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How To Survive A Venomous Snake Bite

A snake bite can be terrifying and it’s important to know the necessary precautions to take. These tips are especially important if the bite came from a venomous snake. The key to survive a venomous snake bite is to stay calm and immediately seek medical assistance. Check out this article for more tips to survive a dangerous bite.

How To Avoid Being Bitten By A Snake

If you find yourself hiking or out in the wilderness, there will be a higher snake presence. Here are some tips to help prevent snake bites:

  • If you see snake, leave it alone. Even if you know the snake is not venomous, that doesn’t mean there may not be another snake near by.
  • Try to wear thicker clothing and hiking gear.
  • Do what you can to avoid tall grass.
  • Avoid turning over large rocks or logs.
  • Learn about the venomous and non-venomous snakes in your area.

Stay Calm And Sit Still

Of course, staying calm is easier said than done. However, it’s important to sit still and stay calm because the faster your heart beats the more you increase blood flow to the wound, increasing the spread of venom. If bitten, immediately sit down, stay calm and call 911. Remember to stay as relaxed as possible while you wait for medical help to get to your location.

Immediately Contact Emergency Responders

 First and foremost, you should immediately call 911 if bitten by a snake even if you are unsure whether that snake was venomous or not. Don’t hesitate to call while you determine the type of snake as the poison from a potential snake could spread and put you at a higher risk. An emergency responder can decide what type of transportation is needed or if you should drive to the hospital yourself. If you do decide to drive to the hospital, make sure that someone else is driving. As the venom takes effect, the symptoms may cause blurred vision, difficulty breathing, fainting and even paralysis.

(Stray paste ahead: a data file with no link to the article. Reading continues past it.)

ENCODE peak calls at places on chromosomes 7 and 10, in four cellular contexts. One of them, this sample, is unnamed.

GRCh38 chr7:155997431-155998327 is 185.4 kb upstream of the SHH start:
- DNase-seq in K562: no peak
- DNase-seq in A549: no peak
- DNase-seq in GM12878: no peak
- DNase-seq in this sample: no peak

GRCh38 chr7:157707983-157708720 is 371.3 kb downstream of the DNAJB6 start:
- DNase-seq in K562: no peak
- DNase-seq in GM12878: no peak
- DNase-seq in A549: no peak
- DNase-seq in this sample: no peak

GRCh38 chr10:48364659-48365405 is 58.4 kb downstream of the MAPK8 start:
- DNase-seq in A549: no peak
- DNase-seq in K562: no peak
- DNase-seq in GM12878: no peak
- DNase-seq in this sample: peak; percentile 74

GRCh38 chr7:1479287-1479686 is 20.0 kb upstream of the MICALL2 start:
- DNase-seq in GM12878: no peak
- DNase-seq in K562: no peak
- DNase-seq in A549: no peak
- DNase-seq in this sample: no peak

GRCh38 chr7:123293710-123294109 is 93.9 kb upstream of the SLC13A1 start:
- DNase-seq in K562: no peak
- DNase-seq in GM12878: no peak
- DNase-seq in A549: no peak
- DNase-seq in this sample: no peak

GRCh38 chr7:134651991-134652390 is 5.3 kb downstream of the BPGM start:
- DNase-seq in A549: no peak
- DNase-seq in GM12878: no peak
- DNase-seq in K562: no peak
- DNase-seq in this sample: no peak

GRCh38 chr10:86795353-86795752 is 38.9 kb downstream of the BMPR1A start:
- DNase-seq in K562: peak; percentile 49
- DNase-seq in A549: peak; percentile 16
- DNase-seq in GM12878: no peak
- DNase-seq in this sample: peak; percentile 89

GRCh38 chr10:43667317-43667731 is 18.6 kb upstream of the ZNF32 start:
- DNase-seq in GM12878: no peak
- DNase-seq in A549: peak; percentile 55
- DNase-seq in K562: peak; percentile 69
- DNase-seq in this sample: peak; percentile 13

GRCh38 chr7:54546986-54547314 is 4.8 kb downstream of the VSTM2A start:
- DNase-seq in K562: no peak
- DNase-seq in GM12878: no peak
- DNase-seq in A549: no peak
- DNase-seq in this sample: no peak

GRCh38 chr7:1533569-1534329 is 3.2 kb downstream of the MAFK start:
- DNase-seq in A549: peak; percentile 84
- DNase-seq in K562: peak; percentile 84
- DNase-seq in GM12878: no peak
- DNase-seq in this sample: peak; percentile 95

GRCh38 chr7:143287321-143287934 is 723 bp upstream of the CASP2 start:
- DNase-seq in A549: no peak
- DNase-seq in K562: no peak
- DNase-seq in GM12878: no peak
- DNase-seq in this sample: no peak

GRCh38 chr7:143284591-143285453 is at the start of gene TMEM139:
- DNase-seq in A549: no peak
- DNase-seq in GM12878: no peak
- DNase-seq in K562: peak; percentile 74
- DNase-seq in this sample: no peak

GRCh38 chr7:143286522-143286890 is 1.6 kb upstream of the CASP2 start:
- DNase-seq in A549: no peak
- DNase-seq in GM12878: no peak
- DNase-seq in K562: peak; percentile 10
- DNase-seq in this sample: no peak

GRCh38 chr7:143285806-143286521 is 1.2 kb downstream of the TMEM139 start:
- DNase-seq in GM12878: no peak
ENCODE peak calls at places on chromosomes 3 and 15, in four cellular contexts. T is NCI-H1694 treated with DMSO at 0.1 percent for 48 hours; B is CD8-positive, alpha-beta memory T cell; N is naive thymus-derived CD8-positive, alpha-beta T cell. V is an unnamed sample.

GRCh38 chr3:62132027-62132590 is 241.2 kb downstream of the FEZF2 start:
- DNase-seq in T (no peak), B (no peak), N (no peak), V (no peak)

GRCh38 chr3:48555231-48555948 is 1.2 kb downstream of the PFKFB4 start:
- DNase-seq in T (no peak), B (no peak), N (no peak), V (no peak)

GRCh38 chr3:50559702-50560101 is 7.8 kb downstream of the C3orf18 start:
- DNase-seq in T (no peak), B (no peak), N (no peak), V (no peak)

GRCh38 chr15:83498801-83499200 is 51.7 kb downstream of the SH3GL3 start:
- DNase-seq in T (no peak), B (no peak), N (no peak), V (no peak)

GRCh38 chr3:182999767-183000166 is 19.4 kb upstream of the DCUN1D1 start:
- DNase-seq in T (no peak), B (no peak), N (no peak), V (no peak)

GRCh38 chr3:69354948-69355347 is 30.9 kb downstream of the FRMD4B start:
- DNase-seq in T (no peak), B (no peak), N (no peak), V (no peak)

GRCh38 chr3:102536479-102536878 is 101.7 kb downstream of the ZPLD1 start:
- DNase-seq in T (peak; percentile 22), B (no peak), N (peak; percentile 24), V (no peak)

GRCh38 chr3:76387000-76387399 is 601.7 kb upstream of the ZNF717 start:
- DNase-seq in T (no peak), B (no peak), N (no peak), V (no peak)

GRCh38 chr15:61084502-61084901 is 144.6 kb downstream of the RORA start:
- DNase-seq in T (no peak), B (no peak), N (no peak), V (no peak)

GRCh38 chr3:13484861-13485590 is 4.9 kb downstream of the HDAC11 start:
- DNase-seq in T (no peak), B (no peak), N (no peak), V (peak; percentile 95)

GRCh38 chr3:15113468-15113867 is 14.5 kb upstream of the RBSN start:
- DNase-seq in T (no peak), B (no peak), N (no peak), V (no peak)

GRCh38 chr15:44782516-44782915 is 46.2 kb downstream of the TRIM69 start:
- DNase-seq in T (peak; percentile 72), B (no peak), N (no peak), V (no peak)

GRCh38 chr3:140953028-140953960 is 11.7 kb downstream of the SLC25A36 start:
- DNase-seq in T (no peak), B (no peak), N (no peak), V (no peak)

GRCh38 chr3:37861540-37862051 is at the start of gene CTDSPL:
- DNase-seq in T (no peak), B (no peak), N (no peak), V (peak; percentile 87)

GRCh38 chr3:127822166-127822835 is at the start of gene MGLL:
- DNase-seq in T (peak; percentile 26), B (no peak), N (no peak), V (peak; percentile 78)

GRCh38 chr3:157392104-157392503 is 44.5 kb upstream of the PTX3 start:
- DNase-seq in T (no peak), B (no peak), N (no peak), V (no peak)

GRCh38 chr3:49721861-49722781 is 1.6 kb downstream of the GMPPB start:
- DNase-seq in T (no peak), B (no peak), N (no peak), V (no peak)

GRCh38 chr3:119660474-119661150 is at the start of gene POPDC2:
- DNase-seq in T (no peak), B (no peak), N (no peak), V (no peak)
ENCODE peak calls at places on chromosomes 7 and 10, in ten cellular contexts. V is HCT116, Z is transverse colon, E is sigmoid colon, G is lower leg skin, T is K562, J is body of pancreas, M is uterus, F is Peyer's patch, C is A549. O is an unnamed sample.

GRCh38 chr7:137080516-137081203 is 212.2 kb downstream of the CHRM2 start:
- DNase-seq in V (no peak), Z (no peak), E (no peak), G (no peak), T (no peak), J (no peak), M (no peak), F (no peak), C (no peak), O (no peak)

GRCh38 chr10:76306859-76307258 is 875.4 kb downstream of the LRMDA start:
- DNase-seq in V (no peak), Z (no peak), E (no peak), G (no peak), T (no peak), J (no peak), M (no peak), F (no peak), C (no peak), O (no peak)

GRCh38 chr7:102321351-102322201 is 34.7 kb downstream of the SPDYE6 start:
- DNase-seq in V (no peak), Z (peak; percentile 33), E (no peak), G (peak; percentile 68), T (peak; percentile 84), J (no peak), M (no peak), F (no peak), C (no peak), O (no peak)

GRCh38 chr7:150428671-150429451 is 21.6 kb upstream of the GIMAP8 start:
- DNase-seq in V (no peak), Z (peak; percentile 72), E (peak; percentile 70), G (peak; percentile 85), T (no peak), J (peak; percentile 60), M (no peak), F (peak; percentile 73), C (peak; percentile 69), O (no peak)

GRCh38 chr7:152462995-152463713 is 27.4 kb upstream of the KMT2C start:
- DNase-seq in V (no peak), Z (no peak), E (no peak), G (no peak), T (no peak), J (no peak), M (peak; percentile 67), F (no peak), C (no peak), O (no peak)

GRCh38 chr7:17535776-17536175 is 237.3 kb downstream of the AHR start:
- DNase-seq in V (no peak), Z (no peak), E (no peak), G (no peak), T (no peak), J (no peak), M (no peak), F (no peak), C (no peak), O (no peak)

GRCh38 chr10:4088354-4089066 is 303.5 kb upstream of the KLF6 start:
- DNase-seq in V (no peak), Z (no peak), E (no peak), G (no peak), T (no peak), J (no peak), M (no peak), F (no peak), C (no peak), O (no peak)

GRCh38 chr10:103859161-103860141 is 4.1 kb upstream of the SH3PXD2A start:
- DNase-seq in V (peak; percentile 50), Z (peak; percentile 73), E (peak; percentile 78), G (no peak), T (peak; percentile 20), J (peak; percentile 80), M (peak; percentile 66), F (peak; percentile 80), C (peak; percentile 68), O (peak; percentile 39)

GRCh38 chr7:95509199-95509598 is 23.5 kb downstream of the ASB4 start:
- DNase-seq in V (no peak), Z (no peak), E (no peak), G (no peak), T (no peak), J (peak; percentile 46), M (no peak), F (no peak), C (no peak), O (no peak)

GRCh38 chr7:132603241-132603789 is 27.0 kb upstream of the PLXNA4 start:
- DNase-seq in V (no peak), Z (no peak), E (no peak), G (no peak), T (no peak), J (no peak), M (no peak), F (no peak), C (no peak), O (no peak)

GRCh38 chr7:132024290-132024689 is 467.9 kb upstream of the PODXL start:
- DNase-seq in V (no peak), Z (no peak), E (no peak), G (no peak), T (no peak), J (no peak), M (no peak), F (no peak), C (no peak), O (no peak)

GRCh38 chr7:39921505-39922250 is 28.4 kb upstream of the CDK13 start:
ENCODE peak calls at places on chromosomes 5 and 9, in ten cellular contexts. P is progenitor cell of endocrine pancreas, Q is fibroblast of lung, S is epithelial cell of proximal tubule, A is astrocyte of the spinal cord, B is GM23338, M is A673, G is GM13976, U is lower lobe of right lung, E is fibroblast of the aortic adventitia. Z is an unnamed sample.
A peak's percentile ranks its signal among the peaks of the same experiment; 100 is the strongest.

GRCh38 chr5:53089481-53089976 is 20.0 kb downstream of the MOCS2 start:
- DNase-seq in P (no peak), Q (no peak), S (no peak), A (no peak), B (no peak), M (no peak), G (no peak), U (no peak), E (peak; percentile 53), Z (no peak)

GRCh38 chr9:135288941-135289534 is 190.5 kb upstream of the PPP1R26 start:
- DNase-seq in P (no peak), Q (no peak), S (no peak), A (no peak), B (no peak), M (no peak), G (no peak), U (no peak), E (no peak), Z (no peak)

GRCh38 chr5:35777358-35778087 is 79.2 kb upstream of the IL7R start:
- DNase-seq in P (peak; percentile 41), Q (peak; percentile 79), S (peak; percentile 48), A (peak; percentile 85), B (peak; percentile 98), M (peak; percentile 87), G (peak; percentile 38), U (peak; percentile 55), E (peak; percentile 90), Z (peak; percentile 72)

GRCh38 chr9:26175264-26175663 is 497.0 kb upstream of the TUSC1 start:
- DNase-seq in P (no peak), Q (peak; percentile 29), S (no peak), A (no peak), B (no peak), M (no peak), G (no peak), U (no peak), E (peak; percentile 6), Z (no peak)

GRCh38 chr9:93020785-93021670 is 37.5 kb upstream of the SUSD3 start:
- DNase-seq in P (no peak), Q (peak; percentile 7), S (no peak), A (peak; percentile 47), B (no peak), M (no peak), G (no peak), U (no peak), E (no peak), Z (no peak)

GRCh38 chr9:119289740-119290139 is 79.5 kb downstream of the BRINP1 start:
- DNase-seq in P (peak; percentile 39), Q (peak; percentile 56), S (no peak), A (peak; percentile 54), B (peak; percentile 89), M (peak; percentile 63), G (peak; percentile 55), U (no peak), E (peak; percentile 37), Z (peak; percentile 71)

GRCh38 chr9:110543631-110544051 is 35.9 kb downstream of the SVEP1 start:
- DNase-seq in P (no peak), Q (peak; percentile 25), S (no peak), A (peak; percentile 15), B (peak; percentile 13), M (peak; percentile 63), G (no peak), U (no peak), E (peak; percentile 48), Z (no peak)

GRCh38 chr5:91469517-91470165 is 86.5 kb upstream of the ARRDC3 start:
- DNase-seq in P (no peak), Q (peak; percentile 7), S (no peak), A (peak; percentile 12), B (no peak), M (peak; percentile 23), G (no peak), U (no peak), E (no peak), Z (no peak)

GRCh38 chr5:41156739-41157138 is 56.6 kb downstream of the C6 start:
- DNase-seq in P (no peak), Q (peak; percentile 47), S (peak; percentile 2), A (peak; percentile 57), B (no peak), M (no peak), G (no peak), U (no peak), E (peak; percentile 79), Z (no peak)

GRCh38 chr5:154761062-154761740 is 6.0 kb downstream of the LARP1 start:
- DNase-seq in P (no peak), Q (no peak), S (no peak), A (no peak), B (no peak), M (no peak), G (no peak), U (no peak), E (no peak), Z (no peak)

Describe The Snake To Emergency Responders

Be sure to describe the snake that bit you in detail. The more details you can provide will help them better determine what anti-venom or medicine should be used. The following are some details that will help emergency responders:

  • Describe the snake’s length
  • How thick was the snake?
  • Describe each and every color
  • What is the shape of the snake’s head? Were there any vertical slits?
  • What did they eyes look like? Were there any vertical slits?

In addition to giving them these details, if you or friend is able, provide a photo of the snake to give to medical personnel. Lastly, do not attempt to kill the snake to bring it with you as you are at risk of getting bit again.

First Aid Tips While You Wait For Medical Help

While you wait for emergency responders to get to you, it’s important you follow these first aid tips to ensure your safety.

  • Remove constricting items or tight clothing around the bitten area as these may cause the area to swell.
  • If the bit is on the arm or leg, try creating a loose splint to help restrain movement.
  • Allow the wound to bleed freely for about a minute before cleansing. However, avoid flushing the wound out with water. If you don’t have the right materials, wait for medical help to arrive.
  • You’ll need to watch or tell a friend to look out for warning signs such as paleness, sweating, clammy skin, shallow breathing and more.
  • Do not apply cold items such as ice packs as they will reduce circulation; concentrate the venom in your tissues, which will make the tissue damage at a quicker rate.
  • Don’t try to cut at the wound. Snake fangs are curved, therefore the venom may be in a different area then where you are trying to cut.
  • Do not try to suck the venom out. This may sound like a good idea to avoid the spread of the venom but in doing so the venom could be absorbed through the mouth’s membranes. This means that you can transfer bacteria, which increases the chances of infection.
  • You should avoid making a tourniquet, as this will reduce circulation. This will concentrate the venom to that specific area creating more severe tissue damage.